The U.S. Has Stood Still While Other Nations Have Cut Their Corporate Tax Rate

January 28, 2014

The U.S. corporate tax rate has remained nearly unchanged for more than 25 years. Meanwhile, lawmakers in the 33 other OECD industrial nations have repeatedly cut their corporate income tax rates to make their economies more competitive and more attractive to investment. The combined federal and state corporate tax rate in the U.S. remains at 39.1 percent while the simple average of the OECD is 25 percent. China’s corporate income tax rate is also 25 percent. Even after adjusting for country size, the U.S. rate is about 10 percentage points above the OECD average. When it comes to corporate tax reform, the U.S. is falling behind by standing still.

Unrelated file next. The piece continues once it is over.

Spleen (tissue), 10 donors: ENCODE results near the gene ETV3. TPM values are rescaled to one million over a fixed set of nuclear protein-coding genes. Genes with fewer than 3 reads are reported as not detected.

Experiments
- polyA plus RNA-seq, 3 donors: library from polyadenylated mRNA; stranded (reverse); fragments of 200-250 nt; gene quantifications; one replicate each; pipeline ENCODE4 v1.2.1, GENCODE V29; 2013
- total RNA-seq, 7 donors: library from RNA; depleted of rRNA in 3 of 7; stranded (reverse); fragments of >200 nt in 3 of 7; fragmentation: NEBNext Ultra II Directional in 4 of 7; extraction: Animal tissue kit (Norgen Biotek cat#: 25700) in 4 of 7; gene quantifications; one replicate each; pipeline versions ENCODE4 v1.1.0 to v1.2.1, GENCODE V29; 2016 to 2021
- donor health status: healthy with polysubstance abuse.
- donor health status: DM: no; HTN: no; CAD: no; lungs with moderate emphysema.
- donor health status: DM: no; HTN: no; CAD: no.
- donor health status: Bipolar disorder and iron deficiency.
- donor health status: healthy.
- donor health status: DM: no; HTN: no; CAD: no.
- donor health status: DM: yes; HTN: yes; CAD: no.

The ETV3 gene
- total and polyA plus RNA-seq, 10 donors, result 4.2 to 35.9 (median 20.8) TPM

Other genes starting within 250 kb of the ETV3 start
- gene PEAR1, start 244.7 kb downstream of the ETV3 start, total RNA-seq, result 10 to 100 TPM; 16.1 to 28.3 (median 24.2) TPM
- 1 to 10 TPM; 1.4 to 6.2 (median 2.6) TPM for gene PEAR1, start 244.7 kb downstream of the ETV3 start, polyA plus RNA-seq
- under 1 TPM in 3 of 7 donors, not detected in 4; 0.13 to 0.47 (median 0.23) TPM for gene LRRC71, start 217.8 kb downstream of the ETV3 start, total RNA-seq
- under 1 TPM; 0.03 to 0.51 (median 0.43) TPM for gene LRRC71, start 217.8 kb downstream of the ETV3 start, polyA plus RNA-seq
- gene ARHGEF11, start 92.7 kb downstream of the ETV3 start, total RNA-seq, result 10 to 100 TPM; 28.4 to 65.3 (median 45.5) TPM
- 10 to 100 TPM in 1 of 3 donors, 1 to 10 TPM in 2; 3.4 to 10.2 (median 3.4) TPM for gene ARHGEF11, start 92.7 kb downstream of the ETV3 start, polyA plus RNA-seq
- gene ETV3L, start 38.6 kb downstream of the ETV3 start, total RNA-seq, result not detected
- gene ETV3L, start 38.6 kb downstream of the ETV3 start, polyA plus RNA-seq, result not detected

For more charts like the one below, see the second edition of our chart book, Putting a Face on America's Tax Returns.

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A tax is a mandatory payment or charge collected by local, state, and national governments from individuals or businesses to cover the costs of general government services, goods, and activities.

A corporate income tax (CIT) is levied by federal and state governments on business profits. Many companies are not subject to the CIT because they are taxed as pass-through businesses, with income reportable under the individual income tax.